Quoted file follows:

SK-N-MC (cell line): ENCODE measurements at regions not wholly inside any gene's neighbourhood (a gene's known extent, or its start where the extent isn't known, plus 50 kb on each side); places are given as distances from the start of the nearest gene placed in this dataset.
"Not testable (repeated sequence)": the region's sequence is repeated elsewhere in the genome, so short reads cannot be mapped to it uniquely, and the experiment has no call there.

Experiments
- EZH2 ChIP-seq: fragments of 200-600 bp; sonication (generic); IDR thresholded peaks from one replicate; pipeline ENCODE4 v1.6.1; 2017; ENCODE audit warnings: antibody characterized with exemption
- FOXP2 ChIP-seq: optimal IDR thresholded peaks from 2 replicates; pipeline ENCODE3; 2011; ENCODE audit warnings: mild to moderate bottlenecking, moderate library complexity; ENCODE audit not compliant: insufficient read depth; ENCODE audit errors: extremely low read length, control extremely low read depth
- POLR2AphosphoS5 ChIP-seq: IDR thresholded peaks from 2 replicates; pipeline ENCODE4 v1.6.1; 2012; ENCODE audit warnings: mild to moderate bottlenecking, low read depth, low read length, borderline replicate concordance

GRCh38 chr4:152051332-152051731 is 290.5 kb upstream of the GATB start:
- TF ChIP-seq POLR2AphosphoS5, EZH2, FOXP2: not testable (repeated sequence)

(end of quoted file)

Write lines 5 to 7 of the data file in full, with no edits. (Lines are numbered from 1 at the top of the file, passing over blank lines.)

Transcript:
- FOXP2 ChIP-seq: optimal IDR thresholded peaks from 2 replicates; pipeline ENCODE3; 2011; ENCODE audit warnings: mild to moderate bottlenecking, moderate library complexity; ENCODE audit not compliant: insufficient read depth; ENCODE audit errors: extremely low read length, control extremely low read depth
- POLR2AphosphoS5 ChIP-seq: IDR thresholded peaks from 2 replicates; pipeline ENCODE4 v1.6.1; 2012; ENCODE audit warnings: mild to moderate bottlenecking, low read depth, low read length, borderline replicate concordance

GRCh38 chr4:152051332-152051731 is 290.5 kb upstream of the GATB start: